A columnist of heart and mind

A columnist of heart and mind
Interviewing the animals at Children's Fairyland in Oakland. L-R: Bobo the sheep, Gideon the miniature donkey, me, Tumbleweed Tommy the miniature donkey, Juan the alpaca, Coco the pony

Sunday, August 23, 2015

You Say You Want A Revolution?

Eight years ago, Cynthia Noonan was happily living an active life filled with biking, backpacking and yoga. Then, totally out of the blue, she was struck down by transverse myelitis, a rare inflammatory disease that made her immune system attack her own spine.
"In four hours, I went from being fine to being a quadraplegic," she says. "When you're a very active, fit person and suddenly lose that, it's like losing yourself. I was in a very dark place."
Then she discovered the Bay Area Outreach and Recreation Program – BORP, for short – a wonderful organization in Berkeley that offers an extensive choice of adaptive recreation programs for physically disabled or visually impaired adults and kids.
Among them: team sports like wheelchair basketball, power soccer, goalball and team hockey; more than 80 different adaptive cycles that fit the needs of almost everyone with a disability or vision impairment; adaptive kayaking; fitness classes featuring body strengthening, yoga and relaxation; and excursions throughout the Bay Area including hikes, archery trips and archery.
"It saved my life," she says. "Everything opened up for me. It really did; I'm not being sentimental. Before I came here I felt completely boxed in and limited. But thanks to BORP I was out of my chair and on a bike, outside. What I thought were my limitations didn't have to be. There were opportunities to regain the things I thought I had lost."
She's also found mutual support with the friends she's made at BORP.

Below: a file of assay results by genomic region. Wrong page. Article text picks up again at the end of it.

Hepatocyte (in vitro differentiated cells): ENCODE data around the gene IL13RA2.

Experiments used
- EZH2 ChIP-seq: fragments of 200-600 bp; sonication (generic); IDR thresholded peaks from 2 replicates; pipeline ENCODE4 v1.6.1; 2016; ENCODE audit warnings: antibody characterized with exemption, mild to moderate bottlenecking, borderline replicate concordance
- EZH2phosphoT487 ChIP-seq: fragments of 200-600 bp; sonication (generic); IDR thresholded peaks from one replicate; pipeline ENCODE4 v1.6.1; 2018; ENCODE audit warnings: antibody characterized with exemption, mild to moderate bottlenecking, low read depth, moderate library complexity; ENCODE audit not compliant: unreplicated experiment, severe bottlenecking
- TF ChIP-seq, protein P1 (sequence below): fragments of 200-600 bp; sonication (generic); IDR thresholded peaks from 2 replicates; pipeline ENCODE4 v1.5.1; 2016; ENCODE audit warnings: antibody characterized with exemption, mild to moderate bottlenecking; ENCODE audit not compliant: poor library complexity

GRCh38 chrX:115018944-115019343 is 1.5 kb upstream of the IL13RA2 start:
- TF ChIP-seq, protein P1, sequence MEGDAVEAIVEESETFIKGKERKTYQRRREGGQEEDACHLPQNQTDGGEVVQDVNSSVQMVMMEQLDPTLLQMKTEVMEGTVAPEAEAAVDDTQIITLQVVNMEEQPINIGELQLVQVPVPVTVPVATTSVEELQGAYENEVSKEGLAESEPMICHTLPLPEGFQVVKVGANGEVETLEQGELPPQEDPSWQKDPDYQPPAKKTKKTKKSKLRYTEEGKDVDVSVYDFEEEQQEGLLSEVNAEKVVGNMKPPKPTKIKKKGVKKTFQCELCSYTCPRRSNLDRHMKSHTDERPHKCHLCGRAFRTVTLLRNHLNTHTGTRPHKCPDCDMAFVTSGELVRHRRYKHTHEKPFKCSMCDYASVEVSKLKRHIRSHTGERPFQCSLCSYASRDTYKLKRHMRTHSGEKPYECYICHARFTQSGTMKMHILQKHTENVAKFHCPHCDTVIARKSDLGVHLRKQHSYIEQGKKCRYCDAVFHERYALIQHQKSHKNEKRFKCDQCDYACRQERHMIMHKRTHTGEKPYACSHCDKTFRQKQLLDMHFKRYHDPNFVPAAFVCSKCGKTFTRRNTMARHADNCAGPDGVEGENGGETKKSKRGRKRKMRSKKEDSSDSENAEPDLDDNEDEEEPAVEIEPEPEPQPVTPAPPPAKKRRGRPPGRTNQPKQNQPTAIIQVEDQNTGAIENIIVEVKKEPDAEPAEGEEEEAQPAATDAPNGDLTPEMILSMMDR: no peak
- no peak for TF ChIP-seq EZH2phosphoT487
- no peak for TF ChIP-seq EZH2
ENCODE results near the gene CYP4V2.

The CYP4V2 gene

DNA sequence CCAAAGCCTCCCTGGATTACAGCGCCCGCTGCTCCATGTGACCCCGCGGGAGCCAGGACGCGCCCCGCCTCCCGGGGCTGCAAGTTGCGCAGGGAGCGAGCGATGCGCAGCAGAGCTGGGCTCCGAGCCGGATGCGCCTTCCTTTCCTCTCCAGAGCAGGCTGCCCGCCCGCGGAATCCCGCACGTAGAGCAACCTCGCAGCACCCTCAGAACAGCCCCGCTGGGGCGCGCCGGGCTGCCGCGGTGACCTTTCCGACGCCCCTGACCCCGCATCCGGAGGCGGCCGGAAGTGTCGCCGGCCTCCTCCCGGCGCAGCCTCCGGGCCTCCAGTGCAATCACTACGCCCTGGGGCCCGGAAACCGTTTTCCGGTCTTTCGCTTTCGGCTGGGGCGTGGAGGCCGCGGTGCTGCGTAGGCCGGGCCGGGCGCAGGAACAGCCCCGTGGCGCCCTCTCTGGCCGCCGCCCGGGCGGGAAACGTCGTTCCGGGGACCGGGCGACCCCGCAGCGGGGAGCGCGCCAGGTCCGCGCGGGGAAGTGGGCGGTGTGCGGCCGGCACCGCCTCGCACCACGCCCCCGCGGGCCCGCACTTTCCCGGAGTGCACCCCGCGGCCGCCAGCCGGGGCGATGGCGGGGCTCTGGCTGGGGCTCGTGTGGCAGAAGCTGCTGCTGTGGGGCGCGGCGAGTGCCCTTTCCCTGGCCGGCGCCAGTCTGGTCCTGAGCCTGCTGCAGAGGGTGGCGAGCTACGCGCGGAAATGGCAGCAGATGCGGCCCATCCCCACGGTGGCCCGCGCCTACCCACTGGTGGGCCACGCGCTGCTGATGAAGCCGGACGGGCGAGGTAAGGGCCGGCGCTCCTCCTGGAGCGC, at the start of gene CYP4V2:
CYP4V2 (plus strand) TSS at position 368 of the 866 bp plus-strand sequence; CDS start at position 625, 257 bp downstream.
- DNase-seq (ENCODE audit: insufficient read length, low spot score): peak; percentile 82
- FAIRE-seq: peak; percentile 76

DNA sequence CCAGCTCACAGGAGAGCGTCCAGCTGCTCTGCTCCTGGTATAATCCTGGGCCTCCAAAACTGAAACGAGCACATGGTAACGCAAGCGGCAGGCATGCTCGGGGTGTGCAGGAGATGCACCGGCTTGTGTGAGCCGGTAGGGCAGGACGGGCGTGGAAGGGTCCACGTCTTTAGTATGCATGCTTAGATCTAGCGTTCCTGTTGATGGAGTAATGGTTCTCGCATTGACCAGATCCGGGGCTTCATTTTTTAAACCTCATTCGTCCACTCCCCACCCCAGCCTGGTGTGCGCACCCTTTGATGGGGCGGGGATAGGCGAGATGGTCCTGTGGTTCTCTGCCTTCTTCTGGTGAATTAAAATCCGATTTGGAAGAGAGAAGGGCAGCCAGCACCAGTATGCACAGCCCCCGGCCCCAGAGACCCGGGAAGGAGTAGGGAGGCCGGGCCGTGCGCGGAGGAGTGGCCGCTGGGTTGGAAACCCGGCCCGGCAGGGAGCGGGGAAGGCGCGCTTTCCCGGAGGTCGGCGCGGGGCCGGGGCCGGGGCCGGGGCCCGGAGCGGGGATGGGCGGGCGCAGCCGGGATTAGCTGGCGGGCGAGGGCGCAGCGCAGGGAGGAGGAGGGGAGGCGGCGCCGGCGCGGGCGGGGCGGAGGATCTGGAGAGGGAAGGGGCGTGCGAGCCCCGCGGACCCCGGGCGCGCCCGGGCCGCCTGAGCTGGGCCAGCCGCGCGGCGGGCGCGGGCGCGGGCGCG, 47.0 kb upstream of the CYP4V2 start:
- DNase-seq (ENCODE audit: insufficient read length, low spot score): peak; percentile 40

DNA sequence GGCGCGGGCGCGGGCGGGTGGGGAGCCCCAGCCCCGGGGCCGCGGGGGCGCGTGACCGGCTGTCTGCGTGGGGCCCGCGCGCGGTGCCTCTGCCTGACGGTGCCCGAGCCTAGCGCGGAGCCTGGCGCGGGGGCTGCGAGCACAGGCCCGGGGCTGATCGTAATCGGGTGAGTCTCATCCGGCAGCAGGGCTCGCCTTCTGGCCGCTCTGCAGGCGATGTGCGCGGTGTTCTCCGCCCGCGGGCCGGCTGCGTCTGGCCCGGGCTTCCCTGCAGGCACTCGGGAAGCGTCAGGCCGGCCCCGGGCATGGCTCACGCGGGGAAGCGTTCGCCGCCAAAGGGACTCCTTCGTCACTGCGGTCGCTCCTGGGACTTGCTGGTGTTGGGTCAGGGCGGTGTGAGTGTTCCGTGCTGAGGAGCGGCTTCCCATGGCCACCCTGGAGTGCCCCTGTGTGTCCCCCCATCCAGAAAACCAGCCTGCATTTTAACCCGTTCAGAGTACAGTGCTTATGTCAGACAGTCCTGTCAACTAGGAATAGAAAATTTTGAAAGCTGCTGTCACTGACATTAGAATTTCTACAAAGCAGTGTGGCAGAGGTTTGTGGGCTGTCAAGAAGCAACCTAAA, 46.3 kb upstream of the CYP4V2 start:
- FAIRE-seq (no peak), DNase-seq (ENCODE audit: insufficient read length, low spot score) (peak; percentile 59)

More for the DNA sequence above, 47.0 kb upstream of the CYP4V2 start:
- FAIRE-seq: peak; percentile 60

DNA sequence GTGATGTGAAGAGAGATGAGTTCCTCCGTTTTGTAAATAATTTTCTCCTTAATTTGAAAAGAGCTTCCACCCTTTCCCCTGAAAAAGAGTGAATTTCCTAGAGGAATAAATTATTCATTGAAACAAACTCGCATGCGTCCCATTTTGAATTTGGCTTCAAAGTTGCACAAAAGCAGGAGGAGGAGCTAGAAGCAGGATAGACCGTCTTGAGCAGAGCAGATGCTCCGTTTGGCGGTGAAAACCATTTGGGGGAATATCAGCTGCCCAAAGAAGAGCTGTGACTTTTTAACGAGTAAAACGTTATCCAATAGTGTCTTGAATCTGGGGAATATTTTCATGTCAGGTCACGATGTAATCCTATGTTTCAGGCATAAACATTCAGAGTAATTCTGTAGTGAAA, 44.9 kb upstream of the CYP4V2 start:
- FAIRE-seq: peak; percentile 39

"I met people who had been living with disabilities and had accomplished more than I thought I could. It also gives me a chance to mentor others as well as be mentored, and to be a part of something bigger than myself. I never thought it would be possible for me to ride a bike in the hills of Sonoma, but that's what I'll be doing next month."
The event she's referring to is the annual Revolution Ride, BORP's biggest fundraiser of the year, on Sept. 26 at the breathtakingly beautiful Trentadue Winery in Geyserville, featuring five fully supported S.A.G. (supplies and gear) cycling routes with distances from five kilometers to 65 miles, followed by a sumptuous party at the winery.
If you want to register or volunteer, go to borp.org. The registration fee is $50. In addition, adults are asked to raise at least $400, and those under 18 are asked to raise $150. Teams, corporate teams, and individual riders of all abilities are encouraged to join the ride. If you don't want to ride but would still like to join the celebration, that can be done, too, for $100.
As an added inducement, everyone who raises over $750 will receive their choice of a gift card at Amazon or dinner at either the Café at Chez Panisse or Comal.
And if you can't make the party but would like to help anyway, you can donate online at borp.org or send a check (tax-deductible, of course), to BORP, 3075 Adeline St. Suite 200, Berkeley CA 94703.
BORP serves more than 900 children and adults in the Bay Area with a variety of disabilities, including spinal cord injury, cerebral palsey, multiple sclerosis, spina bifeda, stroke, traumatic brain injury, amputations, post polio, limited mobility and visual impairments. I can't think of a worthier cause.